Successfully reported this slideshow.
We use your LinkedIn profile and activity data to personalize ads and to show you more relevant ads. You can change your ad preferences anytime.

Lipper l constraints to adoption of salm and implications july 2011

489 views

Published on

Presentation for Smallholder Mitigation: Mitigation Options and Incentive Mechanisms - Expert Workshop
7 - 8 July 2011


Published in: Science
  • Be the first to comment

  • Be the first to like this

Lipper l constraints to adoption of salm and implications july 2011

  1. 1. E S A S Economics of sustainable agricultural systems Everything you always wanted to know about: Constraints to adoption of sustainable land management practices L. Lipper N..McCarthy and G. Branca (Agricultural Development Economics Division, FAO) Smallholder Mitigation: Mitigation Options and Incentive Mechanisms Expert Workshop Rome, June 7-8 , 2011
  2. 2. E S A S Economics of sustainable agricultural systems Importance of SLM • Poor soil fertility is a key constraint to agricultural productivity growth and thus food security/poverty reduction • Increasing soil fertility is an important component of many developing country ag. development strategies (particularly Africa in CAADP) • Increasing soil fertility (SOC) has potential adaptation and mitigation benefits (IPCC 4AR – soil carbon largest technical and economic potential source of mitigation) Adaptation benefits through improved WHC, diversification, pest and disease resistance • Years of attempts to promote adoption of SLM have shown there are considerable barriers that have generally not yet been overcome Question- if SLM is so good for farmers as well as the environment – why is the adoption rate so low?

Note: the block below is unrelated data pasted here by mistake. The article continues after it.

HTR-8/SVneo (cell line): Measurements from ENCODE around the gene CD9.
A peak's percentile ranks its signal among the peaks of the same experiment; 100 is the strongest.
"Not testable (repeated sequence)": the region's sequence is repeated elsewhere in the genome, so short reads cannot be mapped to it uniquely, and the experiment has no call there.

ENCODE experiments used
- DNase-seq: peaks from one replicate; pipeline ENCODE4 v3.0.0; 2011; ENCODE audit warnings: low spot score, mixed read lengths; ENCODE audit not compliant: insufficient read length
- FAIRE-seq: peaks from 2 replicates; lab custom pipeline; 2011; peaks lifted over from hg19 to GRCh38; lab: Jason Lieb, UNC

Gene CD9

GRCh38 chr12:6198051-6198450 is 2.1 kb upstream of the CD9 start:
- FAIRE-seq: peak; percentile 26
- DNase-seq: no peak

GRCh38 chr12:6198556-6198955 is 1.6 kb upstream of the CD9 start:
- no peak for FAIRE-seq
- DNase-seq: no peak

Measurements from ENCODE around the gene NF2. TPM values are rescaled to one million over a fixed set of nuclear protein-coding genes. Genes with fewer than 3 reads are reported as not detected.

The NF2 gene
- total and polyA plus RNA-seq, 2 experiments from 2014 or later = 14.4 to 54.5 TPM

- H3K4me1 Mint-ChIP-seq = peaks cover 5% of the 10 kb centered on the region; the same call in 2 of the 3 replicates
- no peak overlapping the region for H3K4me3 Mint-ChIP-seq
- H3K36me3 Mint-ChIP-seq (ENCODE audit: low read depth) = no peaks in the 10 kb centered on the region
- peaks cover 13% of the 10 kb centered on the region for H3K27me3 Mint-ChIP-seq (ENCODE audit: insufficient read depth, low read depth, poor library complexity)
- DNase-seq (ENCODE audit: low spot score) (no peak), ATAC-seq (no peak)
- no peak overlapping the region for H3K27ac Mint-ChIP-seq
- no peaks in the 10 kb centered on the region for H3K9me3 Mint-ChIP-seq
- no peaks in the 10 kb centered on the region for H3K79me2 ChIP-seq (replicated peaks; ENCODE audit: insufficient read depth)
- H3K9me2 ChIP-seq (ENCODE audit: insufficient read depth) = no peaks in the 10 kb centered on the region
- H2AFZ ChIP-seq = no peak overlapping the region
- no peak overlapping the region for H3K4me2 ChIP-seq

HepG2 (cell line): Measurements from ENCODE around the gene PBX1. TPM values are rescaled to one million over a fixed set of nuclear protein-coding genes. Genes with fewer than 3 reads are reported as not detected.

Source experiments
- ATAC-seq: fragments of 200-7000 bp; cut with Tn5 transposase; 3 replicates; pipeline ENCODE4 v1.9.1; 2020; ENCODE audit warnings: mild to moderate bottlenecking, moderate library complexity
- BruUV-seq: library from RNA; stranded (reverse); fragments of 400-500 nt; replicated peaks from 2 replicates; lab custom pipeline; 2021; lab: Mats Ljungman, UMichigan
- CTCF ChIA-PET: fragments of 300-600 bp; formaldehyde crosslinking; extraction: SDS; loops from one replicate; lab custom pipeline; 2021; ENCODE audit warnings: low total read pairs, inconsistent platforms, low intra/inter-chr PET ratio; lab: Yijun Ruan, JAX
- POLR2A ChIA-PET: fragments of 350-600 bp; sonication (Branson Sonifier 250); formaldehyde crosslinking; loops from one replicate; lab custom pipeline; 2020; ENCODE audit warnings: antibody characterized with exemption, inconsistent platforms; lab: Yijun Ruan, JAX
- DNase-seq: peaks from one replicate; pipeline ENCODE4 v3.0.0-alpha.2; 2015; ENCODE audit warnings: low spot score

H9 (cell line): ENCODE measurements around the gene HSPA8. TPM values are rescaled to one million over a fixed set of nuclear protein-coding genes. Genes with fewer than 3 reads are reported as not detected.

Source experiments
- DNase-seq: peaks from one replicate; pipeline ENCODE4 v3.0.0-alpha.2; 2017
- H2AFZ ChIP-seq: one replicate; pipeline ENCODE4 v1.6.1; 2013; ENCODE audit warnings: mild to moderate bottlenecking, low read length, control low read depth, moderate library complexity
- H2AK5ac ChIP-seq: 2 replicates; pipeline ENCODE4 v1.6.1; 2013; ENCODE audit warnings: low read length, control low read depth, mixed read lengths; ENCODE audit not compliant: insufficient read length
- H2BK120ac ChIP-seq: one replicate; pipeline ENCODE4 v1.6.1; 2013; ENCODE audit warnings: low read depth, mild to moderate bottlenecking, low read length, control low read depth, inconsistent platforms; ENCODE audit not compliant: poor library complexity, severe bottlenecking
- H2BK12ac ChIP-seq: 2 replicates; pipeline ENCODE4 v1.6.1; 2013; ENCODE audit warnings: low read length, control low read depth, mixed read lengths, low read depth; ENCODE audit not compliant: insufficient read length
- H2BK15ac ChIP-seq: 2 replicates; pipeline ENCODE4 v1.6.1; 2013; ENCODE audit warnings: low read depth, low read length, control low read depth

3. 3. E S A S Economics of sustainable agricultural systems Classic barriers to technology adoption apply in SLM case: Barriers to adoption: • Tenure Security: lack of tenure security and limited property rights (limits on transfer), may hinder adoption of SLM • Limited Access to Information, e.g. very low levels of investment/support for agriculture research and extension • Up-­‐front Hinancing costs can be high, whilst on-­‐farm beneHits not realized until medium-­‐long term – Local credit markets very thin – Local insurance options very limited
  4. 4. E S A S Economics of sustainable agricultural systems Adoption Barriers: Tenure Security & Common-Pool Resources § SLM practices may require collective action, e.g. management of communal resources (forests, grazing resources), and provision of local public investments (soil & water management measures) § Lack of tenure security and limited property rights (limits on transfer), may hinder adoption of SLM § But… § Customary tenure does not equal insecure tenure § Titles/certificates to land does not necessarily lead to increased access to formal credit § Ambiguous, complex rights to land often function as an insurance mechanism… e.g. for weather shocks Photos: FAO Mediabase
  5. 5. E S A S Economics of sustainable agricultural systems Adoption Barriers: Lack of Access to Information § Very low levels of investment/support for agriculture research and extension in many countries • Quiggins & Horowitz 2003 “Information held…becomes more diffuse. Less valuable in the presence of a new source of uncertainty.Thus climate change may be regarded as destroying information.” • Implying even greater barriers as CC effects are felt... Photos: FAO Mediabase
  6. 6. E S A S Economics of sustainable agricultural systems Adoption Barriers: Short run trade-­‐offs even where long run is win-­‐win • Photos: FAO Mediabase B. Investment Barrier to Adoption Baseline net income Current net income Time ==> • Temporary net loss to farmer • New management practices introduced Source: FAO 2007